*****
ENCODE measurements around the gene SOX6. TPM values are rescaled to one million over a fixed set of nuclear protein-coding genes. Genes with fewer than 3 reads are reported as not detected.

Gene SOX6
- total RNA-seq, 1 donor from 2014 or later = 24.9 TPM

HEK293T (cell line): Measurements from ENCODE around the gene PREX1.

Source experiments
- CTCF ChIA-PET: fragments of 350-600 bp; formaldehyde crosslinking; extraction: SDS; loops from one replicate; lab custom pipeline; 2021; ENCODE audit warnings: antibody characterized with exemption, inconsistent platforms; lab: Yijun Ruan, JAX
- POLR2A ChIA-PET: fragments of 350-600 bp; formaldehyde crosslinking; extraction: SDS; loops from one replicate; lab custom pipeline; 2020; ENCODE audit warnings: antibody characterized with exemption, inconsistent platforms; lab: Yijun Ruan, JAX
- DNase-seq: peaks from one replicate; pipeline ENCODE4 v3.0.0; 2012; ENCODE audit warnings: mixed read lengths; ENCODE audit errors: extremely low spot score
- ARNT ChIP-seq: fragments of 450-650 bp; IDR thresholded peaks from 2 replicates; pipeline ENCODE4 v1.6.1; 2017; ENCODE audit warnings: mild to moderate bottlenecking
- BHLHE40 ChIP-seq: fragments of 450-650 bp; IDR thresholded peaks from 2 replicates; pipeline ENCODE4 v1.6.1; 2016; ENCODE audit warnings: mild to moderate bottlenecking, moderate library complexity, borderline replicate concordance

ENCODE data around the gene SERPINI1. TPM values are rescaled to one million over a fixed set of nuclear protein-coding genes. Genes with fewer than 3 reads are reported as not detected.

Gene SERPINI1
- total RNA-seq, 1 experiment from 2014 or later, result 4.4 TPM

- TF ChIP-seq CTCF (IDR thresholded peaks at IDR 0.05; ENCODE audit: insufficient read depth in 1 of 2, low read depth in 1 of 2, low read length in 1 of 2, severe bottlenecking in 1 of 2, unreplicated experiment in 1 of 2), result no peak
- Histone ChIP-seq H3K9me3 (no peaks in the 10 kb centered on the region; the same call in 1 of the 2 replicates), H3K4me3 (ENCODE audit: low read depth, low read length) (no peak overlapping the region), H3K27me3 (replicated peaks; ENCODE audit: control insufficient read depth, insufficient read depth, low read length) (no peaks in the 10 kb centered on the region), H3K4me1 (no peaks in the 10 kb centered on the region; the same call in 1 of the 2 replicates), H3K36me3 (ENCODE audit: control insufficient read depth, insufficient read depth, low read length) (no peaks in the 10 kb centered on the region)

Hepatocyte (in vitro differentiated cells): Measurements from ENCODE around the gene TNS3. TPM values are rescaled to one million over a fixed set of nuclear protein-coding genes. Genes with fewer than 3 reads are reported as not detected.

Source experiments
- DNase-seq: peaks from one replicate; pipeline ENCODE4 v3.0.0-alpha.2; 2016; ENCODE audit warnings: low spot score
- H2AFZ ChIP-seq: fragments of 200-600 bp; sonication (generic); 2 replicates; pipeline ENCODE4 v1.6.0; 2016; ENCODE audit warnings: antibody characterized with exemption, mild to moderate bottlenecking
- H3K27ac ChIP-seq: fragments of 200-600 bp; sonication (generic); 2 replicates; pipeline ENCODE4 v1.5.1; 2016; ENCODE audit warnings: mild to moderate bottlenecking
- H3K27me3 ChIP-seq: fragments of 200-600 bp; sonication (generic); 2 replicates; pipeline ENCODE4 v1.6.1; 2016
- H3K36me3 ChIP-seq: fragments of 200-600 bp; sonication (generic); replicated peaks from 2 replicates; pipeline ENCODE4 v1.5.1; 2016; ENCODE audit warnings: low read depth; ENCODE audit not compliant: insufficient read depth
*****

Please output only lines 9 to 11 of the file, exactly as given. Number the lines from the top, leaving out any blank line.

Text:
- ARNT ChIP-seq: fragments of 450-650 bp; IDR thresholded peaks from 2 replicates; pipeline ENCODE4 v1.6.1; 2017; ENCODE audit warnings: mild to moderate bottlenecking
- BHLHE40 ChIP-seq: fragments of 450-650 bp; IDR thresholded peaks from 2 replicates; pipeline ENCODE4 v1.6.1; 2016; ENCODE audit warnings: mild to moderate bottlenecking, moderate library complexity, borderline replicate concordance

ENCODE data around the gene SERPINI1. TPM values are rescaled to one million over a fixed set of nuclear protein-coding genes. Genes with fewer than 3 reads are reported as not detected.